Hanoi – the capital of Vietnam

Hanoi is the capital of my country Vietnam. One of our proud about this land is its long history of over 1,000 years.

In 1010, the king Ly Cong Uan moved the capital to Thang Long from Hoa Lu (now in Ninh Binh Province).

Since then, together with ups and downs in our country’s history, Vietnam’s capital moved to some other places for certain periods, e.g. in Ho dynasty (Thanh Hoa), Nguyen dynasty (Hue). From 1945, Ha Noi regained the title of the capital of Vietnam.

Lying beside the Red River in the north, it is the second largest city in my country. It’s about 100 kilometers (62 miles) from where I’m living, Haiphong port city.

As of 2012, population of the capital is about 7.1 million, living on an area of 3,345 km² (1,291 sq miles).

If you visit our capital the first time, you will likely feel the chaos of the traffic and living pace here. Foreigners are usually unfamiliar with numerous of motorbikes making sea of roaring engines and beeping horns.

But looking further, you’ll feel a land of old-world Asian charm, with verdant public parks, numerous scenic lakes, and wide tree-lined streets shading old French colonial-style villas.

How to arrive in Hanoi

From other Vietnam cities and towns, people go to Hanoi by train, bus, car, or air plane.

Foreigners usually go to the city by catching fights to Noi Bai international airport.

From the airport, visitors go to city center by taxi (cab), bus, or a car rented (with a driver) at the airport. It’s about 32 km (20 mi). There’s no subway or highway available.


Here’re the top landscapes for your sightseeing, you can take a city tour by yourself or use travel guide service:

The Old Quarter

The 36 ancient streets may bring well an image of Vietnam in the past. It’s really a charming destination for foreign tourists.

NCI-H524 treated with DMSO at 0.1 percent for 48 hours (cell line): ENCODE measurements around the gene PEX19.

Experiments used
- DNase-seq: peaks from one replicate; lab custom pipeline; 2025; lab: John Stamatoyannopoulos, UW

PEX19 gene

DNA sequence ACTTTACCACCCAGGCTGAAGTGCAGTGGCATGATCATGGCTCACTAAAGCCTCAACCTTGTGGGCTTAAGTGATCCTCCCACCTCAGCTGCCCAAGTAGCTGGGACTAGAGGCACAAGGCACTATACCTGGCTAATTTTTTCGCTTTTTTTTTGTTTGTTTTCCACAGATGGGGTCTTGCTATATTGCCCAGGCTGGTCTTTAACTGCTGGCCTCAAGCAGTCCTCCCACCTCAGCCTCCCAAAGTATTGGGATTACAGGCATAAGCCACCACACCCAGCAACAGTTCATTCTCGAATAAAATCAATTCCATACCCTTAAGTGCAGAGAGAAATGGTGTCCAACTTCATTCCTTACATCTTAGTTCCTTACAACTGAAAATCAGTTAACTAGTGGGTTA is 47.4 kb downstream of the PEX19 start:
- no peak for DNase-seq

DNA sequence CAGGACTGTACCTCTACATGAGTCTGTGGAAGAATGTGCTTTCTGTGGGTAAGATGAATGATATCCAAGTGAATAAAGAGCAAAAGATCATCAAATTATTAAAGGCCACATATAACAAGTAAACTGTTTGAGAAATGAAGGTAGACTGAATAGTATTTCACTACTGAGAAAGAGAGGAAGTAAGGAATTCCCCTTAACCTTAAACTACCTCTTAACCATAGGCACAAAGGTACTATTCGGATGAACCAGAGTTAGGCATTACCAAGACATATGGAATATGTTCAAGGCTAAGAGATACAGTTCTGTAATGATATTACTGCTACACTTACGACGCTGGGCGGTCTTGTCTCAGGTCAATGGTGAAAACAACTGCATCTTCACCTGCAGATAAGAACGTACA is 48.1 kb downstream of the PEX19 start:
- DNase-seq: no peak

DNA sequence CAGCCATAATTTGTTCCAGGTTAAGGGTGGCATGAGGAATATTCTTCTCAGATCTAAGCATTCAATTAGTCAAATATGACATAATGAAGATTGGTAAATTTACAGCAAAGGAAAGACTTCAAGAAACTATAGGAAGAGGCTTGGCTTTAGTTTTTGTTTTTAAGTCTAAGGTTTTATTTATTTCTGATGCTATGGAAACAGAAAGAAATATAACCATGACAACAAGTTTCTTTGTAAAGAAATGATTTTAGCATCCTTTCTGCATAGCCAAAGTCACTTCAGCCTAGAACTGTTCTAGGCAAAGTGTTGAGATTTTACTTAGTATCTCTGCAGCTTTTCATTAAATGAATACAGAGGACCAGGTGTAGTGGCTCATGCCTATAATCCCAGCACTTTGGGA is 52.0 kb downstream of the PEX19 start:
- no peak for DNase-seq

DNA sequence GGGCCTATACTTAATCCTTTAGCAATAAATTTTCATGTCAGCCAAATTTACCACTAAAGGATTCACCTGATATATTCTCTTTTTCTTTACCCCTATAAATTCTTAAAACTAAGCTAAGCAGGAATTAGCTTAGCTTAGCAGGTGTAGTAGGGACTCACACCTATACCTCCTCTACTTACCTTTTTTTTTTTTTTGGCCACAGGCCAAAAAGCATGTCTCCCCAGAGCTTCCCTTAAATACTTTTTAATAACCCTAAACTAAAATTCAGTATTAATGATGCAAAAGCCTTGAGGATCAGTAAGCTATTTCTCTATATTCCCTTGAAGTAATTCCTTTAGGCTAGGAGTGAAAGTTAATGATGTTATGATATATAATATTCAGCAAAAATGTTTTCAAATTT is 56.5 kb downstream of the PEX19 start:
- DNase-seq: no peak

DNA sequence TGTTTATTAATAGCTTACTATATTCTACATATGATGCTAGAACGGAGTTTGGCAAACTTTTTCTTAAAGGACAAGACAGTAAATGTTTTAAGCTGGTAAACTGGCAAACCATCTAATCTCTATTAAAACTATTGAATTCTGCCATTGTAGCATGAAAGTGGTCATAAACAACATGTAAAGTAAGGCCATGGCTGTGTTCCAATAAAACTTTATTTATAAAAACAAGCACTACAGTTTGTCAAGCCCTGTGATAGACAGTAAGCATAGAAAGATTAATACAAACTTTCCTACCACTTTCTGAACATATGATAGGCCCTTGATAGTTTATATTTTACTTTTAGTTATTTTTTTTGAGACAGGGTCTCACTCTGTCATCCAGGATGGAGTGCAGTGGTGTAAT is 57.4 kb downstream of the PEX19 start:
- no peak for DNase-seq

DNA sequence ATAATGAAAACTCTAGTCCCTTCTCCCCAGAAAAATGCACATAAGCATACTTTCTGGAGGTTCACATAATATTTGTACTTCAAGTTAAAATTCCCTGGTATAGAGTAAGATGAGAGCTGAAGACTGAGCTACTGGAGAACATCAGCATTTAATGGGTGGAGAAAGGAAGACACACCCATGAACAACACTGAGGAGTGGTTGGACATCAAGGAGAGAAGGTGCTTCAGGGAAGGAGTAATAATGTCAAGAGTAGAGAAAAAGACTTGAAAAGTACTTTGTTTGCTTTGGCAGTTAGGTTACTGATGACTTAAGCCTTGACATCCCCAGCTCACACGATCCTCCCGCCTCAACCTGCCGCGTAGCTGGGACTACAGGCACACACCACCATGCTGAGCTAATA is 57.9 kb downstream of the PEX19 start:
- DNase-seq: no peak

Here, all street’s names include a word Hàng (Goods) and names of the goods sold on this street. In the old day, each street sold one traditional product. For instance, Hàng Lược (Comb Street) sold comb, Hàng Gà (Chicken Street) sold poultry, etc.

Now, things changed. On many streets people sell different goods besides traditional products, many of them are even not relating to the street name.

This is a busy commercial and sightseeing area of Hanoi. The real estate there is the most expensive in Vietnam. For example, according to TalkVietnam.com, landowners can sell their land for as much as VND500-700 million ($23,809-33,333) per square meter.

It’s an exorbitant and somewhat ridiculous price; given the fact that Vietnam GDP per capita is about $1,400 as of 2012. Frankly, I’m not interesting the idea of living in this area. It’s overcrowded and not comfortable at all.

Read more about Hanoi Old Quarter here

Hoan Kiem Lake

The lake is located in the heart of the capital. It’s not very large, but peaceful and beautiful with quiet Turtle Tower right in the lake’s center. To Vietnamese and foreign friends, Hoan Kiem Lake is the symbol of Hanoi.

Hoan Kiem Lake has an interesting historical legend, in which our national hero Le Loi returned magic sword to the Golden Turtle God after he won the war against Minh enemy from northern nation China.